Objectives: Test the relationship between shared decision-making (SDM) and parental report of frustration with efforts to get services for their child and to address unmet health needs; assess SDM's influence on minority parents' service experiences.
Methods: Performed secondary analysis using the 2009-2010 National Survey of Children with Special Health Care Needs (n = 40,242). Used multivariate logistic regressions to test the association between SDM and parent-reported service experiences, and whether SDM influenced the association between minorities and negative service experiences. Propensity scores accounted for observed selection bias.
Results: Families engaged in SDM had lower odds of reporting service dissatisfaction. Fewer minority parents reported SDM engagement compared with Whites (between 62% and 66% versus 74%). Blacks engaged in SDM had higher odds of reporting negative service experiences compared with SDM-engaged Whites. This disparity was no longer significant after adjusting for covariates.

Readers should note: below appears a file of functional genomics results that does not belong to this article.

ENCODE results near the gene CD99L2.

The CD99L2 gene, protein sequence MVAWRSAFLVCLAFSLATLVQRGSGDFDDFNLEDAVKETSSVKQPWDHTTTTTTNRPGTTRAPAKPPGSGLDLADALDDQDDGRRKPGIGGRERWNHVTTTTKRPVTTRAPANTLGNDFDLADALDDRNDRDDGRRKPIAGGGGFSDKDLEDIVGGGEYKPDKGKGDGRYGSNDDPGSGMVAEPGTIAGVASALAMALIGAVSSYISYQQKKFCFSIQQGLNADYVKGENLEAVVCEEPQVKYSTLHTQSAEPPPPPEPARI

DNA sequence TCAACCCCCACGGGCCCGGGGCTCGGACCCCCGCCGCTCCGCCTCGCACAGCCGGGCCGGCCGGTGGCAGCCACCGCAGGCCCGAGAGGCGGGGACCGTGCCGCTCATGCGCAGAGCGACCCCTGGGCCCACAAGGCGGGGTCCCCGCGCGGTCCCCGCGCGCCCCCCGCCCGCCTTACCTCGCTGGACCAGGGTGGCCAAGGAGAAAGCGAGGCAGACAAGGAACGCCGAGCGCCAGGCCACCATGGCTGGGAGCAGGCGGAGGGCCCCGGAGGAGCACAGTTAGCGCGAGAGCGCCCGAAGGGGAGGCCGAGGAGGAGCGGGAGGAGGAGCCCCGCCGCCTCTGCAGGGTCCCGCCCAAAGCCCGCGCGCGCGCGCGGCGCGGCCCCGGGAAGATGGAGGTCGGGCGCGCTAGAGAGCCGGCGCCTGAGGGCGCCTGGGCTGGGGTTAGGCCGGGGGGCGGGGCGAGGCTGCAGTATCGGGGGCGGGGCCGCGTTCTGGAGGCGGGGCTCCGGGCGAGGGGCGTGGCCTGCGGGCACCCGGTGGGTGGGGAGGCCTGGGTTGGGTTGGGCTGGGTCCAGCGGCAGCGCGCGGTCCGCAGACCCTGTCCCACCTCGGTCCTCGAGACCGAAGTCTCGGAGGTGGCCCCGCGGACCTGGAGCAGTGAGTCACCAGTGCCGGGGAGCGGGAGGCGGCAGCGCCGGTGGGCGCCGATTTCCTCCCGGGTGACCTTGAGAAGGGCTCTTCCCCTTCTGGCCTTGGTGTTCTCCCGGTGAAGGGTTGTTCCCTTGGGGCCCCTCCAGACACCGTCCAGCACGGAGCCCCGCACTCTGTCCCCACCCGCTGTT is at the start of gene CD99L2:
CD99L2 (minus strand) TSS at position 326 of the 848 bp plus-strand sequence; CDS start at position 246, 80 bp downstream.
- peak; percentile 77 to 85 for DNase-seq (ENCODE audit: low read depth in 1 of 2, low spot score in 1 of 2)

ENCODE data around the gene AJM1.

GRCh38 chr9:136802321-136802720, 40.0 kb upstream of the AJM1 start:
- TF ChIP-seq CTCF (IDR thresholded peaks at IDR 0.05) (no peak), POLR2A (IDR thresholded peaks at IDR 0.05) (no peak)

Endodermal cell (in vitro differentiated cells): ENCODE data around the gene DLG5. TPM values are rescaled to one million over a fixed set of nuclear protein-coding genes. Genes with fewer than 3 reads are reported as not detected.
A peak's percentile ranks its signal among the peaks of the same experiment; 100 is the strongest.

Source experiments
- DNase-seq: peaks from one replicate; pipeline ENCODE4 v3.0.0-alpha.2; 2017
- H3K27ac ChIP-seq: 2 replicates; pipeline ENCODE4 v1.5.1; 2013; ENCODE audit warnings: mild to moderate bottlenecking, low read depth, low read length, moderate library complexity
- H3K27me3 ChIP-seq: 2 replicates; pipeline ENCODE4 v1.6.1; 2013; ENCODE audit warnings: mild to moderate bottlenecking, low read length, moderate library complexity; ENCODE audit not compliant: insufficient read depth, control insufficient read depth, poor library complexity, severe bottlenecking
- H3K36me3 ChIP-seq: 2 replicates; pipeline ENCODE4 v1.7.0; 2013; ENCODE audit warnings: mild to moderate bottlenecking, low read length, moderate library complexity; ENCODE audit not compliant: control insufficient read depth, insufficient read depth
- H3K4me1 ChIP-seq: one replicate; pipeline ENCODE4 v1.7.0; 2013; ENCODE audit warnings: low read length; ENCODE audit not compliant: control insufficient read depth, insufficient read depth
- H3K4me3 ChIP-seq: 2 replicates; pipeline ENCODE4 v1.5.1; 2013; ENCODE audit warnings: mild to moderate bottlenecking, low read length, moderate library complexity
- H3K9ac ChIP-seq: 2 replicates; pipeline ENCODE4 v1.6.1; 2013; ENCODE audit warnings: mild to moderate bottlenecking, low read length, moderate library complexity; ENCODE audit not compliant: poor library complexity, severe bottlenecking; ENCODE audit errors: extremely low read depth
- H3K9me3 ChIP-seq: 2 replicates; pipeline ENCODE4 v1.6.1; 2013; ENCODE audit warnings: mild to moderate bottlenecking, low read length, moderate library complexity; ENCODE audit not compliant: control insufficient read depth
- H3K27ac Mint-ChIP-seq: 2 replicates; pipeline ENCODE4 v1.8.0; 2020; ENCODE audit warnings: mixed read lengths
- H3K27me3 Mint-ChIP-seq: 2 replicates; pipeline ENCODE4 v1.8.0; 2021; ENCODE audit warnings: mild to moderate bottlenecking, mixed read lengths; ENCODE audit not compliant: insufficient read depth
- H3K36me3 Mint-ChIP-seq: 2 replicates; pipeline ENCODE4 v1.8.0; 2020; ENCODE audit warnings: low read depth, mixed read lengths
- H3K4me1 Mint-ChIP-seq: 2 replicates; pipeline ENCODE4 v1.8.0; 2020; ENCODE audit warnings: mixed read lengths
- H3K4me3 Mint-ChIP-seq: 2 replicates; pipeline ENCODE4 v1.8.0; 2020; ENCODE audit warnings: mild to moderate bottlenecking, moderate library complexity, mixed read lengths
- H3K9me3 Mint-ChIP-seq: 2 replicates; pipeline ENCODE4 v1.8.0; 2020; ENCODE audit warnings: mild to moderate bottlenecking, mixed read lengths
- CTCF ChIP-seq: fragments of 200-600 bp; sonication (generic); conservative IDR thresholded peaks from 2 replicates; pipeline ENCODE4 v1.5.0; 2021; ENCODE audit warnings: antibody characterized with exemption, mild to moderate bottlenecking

Conclusion: SDM is associated with lower reports of parental service dissatisfaction. Stratified analyses showed that SDM seems to be experienced differently across minority groups.
Practice implications: SDM may be a promising engagement strategy to improve parental service experiences. The role of SDM on increasing Black parents' reports of service dissatisfaction, perhaps due to increased awareness of service challenges, should be investigated.
Keywords: CSHCN; Health services; Minorities; Parental satisfaction; Race and ethnicity; Shared decision-making.
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